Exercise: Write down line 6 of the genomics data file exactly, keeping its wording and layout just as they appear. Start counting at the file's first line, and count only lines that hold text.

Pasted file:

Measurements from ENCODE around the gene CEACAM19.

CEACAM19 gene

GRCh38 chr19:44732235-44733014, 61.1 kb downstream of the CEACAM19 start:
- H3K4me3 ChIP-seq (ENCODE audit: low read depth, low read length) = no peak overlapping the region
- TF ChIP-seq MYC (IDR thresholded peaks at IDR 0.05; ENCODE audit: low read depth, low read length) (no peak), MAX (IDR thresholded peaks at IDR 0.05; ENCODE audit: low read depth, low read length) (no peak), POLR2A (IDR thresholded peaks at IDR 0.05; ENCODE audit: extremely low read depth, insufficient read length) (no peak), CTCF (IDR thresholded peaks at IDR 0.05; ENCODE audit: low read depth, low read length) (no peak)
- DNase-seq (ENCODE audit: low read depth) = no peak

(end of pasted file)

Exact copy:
- DNase-seq (ENCODE audit: low read depth) = no peak